I asked some students how they felt about the entire college admissions process, now that their final decisions are behind them. I wondered what lessons they learned and what they would be eager to share with rising seniors now that they had passed to the other side.
What struck me was how similar their responses were to what college admissions representatives have been saying for a long time.
One of my students from Hickory, N.C., found the process of making a final decision to be the most stressful. She was in the pleasant position of having lots of interesting choices, but she found it hard to choose.
“One may be a great option financially or logistically, but the other one might be your dream," she said. "If you’re lucky, you’ll find a school that fits both. If not, I would have to say that you should go to the school that you just can’t stop thinking about. I did, and I’ve never looked back on my decision.”
She ended up turning down a full-tuition offer from the University of Pittsburgh. She liked the school, but after visiting twice, she decided that she liked some of her other options more.
“It was hard not to allow the financial incentives to seal the deal," she said, "but in my heart I knew there were other colleges that were much better fits for me academically and socially.”
She also turned down Cornell, UCLA, the University of Virginia and the University of North Carolina at Chapel Hill because Notre Dame captured her heart and mind.
“There is something indescribable about Notre Dame," she said. "I got it. I got the feeling every student wants to get when they walk on a college campus. You know, that feeling that you belong here. I just knew Notre Dame was home.”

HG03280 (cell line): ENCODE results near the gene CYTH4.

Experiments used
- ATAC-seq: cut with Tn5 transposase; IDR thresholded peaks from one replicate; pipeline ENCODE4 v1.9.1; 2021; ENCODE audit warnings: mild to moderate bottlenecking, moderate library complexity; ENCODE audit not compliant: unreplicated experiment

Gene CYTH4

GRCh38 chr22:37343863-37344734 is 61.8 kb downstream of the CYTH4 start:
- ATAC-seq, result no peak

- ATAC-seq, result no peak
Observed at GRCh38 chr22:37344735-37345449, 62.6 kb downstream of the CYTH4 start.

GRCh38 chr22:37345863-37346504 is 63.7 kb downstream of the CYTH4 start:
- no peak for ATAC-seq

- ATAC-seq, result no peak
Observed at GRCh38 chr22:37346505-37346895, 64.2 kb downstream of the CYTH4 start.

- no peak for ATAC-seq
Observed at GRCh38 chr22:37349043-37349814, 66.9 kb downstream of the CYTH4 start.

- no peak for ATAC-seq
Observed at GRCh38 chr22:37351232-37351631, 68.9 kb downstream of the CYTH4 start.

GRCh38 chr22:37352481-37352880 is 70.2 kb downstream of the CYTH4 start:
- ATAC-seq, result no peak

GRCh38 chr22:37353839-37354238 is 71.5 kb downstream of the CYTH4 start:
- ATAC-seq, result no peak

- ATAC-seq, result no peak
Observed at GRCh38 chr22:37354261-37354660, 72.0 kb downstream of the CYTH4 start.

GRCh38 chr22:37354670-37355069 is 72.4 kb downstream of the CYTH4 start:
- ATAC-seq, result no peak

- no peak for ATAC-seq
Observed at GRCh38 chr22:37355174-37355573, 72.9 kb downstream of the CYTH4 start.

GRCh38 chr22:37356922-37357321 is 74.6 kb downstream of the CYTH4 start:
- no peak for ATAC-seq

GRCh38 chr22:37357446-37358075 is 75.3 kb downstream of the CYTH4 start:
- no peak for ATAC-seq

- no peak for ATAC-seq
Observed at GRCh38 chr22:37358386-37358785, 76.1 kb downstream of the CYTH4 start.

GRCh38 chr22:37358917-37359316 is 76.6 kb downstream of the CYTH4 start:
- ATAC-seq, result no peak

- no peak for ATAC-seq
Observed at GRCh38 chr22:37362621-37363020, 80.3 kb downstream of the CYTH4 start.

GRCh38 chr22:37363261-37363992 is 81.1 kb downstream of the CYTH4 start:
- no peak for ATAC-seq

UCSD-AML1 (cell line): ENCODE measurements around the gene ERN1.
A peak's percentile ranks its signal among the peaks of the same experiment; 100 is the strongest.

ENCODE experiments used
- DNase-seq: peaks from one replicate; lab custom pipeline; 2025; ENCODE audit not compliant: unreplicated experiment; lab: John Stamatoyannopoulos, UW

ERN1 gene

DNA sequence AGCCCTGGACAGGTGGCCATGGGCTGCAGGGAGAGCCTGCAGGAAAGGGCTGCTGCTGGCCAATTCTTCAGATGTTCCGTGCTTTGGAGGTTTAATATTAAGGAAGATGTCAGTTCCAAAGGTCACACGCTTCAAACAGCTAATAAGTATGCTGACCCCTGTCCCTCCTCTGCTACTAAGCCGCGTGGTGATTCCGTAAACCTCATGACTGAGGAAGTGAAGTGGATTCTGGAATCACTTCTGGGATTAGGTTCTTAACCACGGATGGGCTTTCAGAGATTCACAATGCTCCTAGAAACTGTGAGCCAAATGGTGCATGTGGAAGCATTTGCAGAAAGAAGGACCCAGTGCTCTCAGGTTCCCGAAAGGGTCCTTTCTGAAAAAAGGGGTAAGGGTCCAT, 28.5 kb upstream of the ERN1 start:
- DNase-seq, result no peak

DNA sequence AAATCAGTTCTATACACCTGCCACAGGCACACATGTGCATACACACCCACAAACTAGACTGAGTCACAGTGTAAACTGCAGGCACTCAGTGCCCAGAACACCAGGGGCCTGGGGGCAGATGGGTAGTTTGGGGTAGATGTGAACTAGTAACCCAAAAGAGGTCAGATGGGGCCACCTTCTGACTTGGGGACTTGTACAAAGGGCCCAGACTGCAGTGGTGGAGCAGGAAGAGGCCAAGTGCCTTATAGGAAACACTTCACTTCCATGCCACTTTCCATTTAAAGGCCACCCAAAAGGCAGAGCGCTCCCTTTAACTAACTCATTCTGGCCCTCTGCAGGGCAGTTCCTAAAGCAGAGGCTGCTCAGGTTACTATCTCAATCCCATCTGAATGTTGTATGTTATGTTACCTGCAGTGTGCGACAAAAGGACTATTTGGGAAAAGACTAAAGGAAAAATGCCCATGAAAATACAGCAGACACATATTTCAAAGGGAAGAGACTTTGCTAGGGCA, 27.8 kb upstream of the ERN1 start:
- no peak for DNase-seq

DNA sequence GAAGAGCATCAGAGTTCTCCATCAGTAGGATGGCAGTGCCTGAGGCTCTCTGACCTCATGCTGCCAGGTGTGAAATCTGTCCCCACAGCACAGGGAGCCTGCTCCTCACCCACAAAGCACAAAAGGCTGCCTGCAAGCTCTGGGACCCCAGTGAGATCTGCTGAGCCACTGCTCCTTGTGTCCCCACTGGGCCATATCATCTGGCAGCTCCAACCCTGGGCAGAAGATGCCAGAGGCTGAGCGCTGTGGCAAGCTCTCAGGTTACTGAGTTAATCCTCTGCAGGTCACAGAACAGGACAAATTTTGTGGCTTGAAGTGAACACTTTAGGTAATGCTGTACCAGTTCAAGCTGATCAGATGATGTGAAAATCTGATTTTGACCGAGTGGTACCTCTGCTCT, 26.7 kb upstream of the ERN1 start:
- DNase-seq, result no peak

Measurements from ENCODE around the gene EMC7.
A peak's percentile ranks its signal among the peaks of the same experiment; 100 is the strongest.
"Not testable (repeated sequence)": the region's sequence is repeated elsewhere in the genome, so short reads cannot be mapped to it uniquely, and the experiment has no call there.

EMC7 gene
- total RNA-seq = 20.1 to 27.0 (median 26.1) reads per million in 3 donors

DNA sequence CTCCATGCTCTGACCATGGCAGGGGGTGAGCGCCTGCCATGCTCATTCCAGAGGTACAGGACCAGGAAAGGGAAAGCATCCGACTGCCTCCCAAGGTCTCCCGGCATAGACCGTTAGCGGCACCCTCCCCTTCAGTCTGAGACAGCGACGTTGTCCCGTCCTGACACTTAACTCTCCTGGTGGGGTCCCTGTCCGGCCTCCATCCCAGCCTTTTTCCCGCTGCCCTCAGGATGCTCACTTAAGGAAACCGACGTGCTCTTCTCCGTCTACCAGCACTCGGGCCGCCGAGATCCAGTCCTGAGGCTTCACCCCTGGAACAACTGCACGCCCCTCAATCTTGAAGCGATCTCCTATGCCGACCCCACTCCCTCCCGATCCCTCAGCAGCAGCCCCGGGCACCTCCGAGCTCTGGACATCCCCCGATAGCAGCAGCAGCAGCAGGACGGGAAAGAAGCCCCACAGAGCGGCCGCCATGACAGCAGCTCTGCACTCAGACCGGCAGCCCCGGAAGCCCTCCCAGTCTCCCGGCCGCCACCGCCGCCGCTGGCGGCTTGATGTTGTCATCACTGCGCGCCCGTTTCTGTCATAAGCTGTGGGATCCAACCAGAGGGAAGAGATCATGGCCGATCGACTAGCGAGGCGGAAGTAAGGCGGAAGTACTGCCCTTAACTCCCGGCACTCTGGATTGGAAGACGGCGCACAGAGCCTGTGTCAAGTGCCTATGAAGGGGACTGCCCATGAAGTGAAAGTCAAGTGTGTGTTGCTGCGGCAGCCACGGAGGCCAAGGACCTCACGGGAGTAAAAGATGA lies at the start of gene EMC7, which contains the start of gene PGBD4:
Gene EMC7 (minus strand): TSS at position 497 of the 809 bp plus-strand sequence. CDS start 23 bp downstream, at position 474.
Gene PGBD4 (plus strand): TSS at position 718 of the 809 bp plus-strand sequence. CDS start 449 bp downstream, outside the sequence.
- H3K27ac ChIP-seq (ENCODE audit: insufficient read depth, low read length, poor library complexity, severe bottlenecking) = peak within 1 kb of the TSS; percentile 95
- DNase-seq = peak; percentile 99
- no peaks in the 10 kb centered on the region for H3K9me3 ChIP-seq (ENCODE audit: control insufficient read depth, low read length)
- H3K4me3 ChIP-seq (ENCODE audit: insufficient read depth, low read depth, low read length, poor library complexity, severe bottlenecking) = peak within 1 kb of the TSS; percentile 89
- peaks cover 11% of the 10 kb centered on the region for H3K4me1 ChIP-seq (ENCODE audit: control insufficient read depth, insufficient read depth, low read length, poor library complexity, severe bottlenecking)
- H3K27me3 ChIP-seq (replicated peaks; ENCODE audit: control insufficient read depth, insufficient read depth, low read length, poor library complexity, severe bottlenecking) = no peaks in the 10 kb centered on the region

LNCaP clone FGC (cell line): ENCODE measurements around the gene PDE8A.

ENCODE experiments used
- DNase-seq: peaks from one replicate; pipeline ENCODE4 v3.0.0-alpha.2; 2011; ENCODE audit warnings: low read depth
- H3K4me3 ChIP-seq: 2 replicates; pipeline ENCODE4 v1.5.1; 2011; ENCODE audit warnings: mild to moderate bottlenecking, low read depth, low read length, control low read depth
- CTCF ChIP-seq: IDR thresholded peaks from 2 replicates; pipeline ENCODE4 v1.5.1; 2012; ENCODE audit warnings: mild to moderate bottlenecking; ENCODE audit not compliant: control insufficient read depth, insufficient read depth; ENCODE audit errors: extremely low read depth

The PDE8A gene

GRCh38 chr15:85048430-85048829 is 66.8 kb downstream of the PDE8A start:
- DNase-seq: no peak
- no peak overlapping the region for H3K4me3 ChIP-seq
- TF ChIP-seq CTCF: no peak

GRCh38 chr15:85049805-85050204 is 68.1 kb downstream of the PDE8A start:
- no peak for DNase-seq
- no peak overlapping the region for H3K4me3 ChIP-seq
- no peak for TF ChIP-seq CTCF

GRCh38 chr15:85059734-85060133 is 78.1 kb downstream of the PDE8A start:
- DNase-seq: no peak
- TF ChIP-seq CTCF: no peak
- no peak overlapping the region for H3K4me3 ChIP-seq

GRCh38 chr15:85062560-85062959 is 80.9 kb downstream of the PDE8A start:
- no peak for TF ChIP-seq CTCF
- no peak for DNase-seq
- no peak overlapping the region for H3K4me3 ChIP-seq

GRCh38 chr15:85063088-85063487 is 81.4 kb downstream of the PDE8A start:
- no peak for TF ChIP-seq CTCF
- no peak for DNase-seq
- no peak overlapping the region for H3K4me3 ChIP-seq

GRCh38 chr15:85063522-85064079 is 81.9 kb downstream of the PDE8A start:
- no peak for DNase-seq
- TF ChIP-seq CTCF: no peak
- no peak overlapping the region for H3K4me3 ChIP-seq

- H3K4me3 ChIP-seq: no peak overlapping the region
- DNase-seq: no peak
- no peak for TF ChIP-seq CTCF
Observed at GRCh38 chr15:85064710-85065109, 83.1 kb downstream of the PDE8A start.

She said the essays were the most challenging part of the process: “There are so many different essay prompts, and you need to share different facets of your personality in each essay. It was particularly challenging because so many of the colleges I applied to had such early deadlines.”
When I asked her and many other students what advice they have for rising seniors, they were quick to recommend starting early and not underestimating the amount of time needed to work on essays.
My student from Hickory also offered the following advice:
“Admissions counselors read numerous applications and essays every day. At some point, they all begin to sound alike. If you want your essay to stand out, you don’t need to use huge words or make up anything spectacular. Your essay simply needs to come across as being authentically you.”
The most important messages seniors want their younger counterparts to hear are: (1) focus on fit, (2) start early, and (3) use the essay to set yourself apart.
It’s funny how much that advice sounds exactly like what colleges tell their applicants.©2021 Tribune Content Agency, LLC.